Tuesday, August 4, 2009

Of course size matters....

I like research, in fact, I pretty much research for a living. I owe this mostly to my parents. Most of my childhood was spent in a television free home. We had books. We went to the library weekly. We (my 3 sisters and I) would get in trouble for sneaking to stay up late at night, under our covers with hidden lights to read longer. Most of our family trips were spent with my father driving, while my mother read out loud from a book to him, to pass the miles. I even remember times when my allowance or reward for properly executing household chores, would be a trip to the local bookstore to pick out a new book. My mother has even carried on the tradition with my children and still picks them up weekly and takes them to the library to get “new” books once a week. I still have a television free home (though my children are spoiled with dvd’s/movies, etc). I feel sure that my love of books has fostered my love of research. I learned early on that if you are curious about something or want to know the inner workings…to look it up. This has, of course, become even easier over the years with the assistance of the internet.

You should all know by now, that with a lead in like this… I’m getting ready to express my discontent for something…enter the 650c vs. 700c wheel argument…again…and this is something I have been researching now for quite some time. Now, I know, most people could care less, because they aren’t short of stature, like me. I’m barely 5 feet tall…truthfully, without shoes, socks and the bangs I sported in the 80’s I’m probably closer to 4’11.5. I know, I know…. Most people don’t believe I’m this short….that’s because my personality is so very tall and it deceives you! But, alas, it is true. My 12 year old is almost taller than me, I cannot reach kitchen items, bathroom items in cabinets and shelves, etc. without climbing, I cannot place or retrieve my bike from the bike rack on top of the car and most all cycling shorts look more like knickers on me than shorts. My lack of height has never bothered me but while it has never bothered me, I’m realistic about the fact that I cannot wear/reach/do everything a taller person can… if only bike shop workers and bike manufacturers were also realistic about this…life would be grand.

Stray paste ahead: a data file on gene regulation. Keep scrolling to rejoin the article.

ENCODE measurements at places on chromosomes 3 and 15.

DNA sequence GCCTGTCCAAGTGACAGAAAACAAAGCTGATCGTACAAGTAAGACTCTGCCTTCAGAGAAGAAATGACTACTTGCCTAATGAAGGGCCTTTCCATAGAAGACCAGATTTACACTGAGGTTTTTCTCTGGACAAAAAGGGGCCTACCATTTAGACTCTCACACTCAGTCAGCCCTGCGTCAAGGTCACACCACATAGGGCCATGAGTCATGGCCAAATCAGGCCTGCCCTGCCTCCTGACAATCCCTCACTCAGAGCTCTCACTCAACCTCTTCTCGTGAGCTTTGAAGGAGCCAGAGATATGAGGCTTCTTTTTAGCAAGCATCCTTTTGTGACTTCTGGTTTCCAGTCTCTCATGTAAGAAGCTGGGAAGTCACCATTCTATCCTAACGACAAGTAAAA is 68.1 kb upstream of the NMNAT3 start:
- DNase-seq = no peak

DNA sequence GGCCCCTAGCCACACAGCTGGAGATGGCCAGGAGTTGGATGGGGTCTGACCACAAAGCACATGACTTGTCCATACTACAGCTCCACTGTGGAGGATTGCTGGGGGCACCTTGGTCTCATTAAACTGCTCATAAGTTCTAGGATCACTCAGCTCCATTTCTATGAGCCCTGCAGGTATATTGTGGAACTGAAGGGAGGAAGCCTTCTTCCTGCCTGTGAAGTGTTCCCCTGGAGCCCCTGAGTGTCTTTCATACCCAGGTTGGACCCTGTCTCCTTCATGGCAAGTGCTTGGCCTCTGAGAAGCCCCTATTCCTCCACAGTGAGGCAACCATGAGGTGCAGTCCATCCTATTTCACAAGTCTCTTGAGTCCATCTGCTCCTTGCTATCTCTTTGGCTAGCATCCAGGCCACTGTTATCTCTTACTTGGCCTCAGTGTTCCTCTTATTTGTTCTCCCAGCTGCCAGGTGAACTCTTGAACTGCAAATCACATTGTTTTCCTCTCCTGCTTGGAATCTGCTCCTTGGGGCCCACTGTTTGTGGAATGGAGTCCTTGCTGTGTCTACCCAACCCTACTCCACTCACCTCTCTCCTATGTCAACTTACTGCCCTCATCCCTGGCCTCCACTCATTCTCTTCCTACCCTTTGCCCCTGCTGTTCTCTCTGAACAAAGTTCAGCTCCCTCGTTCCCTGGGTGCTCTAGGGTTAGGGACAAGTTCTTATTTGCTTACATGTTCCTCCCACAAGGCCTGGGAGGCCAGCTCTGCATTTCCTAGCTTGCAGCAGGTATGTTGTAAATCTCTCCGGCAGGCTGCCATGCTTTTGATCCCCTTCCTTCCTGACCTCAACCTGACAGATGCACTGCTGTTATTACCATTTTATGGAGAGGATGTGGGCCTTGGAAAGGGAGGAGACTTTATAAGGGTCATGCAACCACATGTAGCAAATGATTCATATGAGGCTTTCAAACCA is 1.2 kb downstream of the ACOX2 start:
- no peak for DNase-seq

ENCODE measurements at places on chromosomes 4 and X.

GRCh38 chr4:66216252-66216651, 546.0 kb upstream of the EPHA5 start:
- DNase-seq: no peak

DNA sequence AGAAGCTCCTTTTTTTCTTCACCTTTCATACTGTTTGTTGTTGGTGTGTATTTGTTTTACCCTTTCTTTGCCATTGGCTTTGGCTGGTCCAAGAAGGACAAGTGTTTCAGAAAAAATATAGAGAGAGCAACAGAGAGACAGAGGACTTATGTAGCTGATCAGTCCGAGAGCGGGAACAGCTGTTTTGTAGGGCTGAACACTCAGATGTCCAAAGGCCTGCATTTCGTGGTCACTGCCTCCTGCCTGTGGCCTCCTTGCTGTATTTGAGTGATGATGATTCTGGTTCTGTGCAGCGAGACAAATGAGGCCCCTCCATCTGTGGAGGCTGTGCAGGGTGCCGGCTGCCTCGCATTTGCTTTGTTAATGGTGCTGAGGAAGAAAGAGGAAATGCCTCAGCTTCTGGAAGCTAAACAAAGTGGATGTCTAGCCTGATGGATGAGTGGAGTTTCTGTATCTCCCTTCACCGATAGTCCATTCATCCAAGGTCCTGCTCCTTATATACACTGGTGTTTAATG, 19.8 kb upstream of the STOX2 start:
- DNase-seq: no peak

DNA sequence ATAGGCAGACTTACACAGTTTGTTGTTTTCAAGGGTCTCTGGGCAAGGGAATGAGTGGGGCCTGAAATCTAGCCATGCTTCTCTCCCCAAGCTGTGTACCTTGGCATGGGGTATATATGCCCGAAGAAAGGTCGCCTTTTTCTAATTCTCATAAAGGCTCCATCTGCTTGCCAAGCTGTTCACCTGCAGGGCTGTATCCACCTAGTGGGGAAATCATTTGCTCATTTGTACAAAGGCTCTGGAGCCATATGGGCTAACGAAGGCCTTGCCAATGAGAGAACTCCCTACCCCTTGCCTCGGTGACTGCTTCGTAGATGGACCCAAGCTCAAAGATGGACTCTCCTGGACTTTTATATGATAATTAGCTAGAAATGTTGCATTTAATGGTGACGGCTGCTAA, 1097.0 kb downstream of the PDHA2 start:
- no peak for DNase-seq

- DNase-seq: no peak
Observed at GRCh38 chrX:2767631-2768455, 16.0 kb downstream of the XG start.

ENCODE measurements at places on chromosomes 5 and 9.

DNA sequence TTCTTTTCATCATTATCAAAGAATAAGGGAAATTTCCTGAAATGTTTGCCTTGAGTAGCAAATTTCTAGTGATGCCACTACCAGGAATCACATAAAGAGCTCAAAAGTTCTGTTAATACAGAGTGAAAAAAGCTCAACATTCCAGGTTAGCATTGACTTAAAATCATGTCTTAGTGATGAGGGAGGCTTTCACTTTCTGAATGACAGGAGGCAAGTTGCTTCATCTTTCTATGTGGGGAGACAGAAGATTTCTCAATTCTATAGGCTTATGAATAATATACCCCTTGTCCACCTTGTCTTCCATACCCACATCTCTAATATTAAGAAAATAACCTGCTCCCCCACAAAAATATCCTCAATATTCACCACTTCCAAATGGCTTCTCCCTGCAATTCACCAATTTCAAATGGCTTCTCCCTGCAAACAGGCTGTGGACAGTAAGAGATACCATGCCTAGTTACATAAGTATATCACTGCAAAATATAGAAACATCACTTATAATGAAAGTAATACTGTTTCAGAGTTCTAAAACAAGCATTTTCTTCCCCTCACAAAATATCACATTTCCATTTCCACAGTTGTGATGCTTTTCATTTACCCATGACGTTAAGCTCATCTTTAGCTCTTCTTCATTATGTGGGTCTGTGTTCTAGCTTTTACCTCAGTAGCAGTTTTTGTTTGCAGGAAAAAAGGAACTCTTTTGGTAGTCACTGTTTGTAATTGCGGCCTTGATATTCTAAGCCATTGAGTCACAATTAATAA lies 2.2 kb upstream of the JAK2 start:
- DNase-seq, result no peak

For instance, for some reason (men especially) love to tell me that I should get a bike with “real wheels”. They, then, launch into breathtaking expositions on how 700c wheels are faster, toe overlap no longer exists, that companies like Specialized, Trek, etc have created frames that are small, that can flawlessly accommodate 700c wheels without compromising frame geometry, handling, etc. They take it even further and make statements regarding the companies that do have 650c wheeled bikes…they go something like this, they are backwards, outdated, trying to push them off on you because they spent so much money on that specific frame years ago and now need to sell it even though 700’s are clearly better. Those of us that like research, loathe those that fire off “facts”, rhetoric and half-truths without having the research to back it up.

Now it’s fine for these men to assume that because I’m a “beginning” cyclist that I may not know the pros/cons, etc. with different wheel sizes. It’s fine for them to assume that because I’m female I may not be very mechanically inclined. Though in this instance both assumptions aren’t entirely true for me, personally. However, it isn’t fine for them to assume that because I’m female that I don’t read, reason, discern and can’t make heads or tails of the laws of physics. More importantly, it isn’t fine for them to assume that I can’t tell what feels good to me. SO – for that reason, I went this weekend to a local shop to feel 700c wheels for myself. And?? What did they say? Most of what you read above…and what did I feel? That the bike felt a bit funky… it felt smooth since it was carbon, and my bike is aluminum….however, my feet felt oddly close to the wheels and I didn’t feel my untapped speed suddenly unleashed.

I wrote this post for 2 reasons.

1. To vent about all the injustice in the world and
2. To invite all you braniacs to give me your thoughts….

Am I horribly hindered in the area of speed by the size of my wheels? Is the frame geometry completely uncompromised when you take a teeny frame and stick 700’s on it? OR in contrast, since my wheels are more aerodynamic and lighter than 700’s, can I call “bull shit” on the theory that 700’s are always faster? Is the integrity of the frame more intact by putting smaller wheels on smaller frames? Is training your ass off more important to the progression of your speed than the size of your wheel? Lots to debate on this subject…talk amongst yourselves.


  1. Yes training will overcome any difference in the size of the wheels.
    Assuming the wheels are of comparable quality the smaller ones will spin up easier but also lose momentum easier.